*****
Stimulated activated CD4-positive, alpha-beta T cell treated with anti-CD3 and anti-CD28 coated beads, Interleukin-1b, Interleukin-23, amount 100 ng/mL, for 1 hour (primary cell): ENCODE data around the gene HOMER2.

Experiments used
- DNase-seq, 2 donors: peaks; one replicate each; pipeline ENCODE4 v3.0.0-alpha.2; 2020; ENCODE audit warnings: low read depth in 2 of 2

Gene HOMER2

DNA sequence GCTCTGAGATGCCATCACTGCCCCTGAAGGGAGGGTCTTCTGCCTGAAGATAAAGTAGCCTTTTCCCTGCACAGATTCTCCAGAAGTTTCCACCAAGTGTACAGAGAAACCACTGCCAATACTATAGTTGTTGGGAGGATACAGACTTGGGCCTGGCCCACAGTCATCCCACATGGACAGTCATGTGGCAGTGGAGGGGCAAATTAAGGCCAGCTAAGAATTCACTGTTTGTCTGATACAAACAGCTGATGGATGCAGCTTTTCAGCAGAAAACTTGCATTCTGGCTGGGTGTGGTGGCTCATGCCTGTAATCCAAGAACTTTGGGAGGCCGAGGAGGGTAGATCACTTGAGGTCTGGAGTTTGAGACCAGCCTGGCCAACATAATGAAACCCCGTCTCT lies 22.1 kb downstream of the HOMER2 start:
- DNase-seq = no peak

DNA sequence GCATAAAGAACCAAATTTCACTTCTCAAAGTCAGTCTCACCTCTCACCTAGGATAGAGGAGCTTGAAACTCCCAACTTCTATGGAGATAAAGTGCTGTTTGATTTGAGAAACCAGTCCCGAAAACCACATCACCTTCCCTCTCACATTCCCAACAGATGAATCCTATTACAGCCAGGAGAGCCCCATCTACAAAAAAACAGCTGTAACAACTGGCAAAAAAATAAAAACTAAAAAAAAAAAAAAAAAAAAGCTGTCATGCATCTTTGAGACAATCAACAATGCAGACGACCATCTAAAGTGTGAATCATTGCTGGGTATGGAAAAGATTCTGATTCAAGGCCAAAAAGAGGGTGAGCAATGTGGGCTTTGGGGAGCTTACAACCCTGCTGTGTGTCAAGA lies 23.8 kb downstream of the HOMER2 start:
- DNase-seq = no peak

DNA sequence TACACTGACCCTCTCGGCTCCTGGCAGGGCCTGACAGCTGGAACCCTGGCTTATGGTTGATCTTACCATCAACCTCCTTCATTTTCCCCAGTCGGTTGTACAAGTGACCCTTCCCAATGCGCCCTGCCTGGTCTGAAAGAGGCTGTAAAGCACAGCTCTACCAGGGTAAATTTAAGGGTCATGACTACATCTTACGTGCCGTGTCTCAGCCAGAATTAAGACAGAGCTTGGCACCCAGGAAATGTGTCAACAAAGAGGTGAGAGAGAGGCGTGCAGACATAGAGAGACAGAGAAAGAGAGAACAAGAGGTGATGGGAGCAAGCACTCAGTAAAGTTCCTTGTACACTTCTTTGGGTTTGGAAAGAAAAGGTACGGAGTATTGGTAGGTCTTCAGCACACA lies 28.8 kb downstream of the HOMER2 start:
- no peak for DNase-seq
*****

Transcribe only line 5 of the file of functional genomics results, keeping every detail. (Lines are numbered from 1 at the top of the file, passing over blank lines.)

DNA sequence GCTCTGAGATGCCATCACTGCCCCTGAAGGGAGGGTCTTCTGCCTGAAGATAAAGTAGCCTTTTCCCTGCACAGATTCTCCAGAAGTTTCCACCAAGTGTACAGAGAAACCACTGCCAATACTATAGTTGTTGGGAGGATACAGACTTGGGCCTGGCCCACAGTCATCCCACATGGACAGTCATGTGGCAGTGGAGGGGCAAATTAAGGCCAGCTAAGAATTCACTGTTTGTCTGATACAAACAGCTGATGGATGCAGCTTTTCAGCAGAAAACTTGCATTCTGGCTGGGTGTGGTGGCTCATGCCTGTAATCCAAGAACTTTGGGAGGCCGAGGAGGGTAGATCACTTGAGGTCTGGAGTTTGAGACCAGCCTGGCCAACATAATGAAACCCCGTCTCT lies 22.1 kb downstream of the HOMER2 start: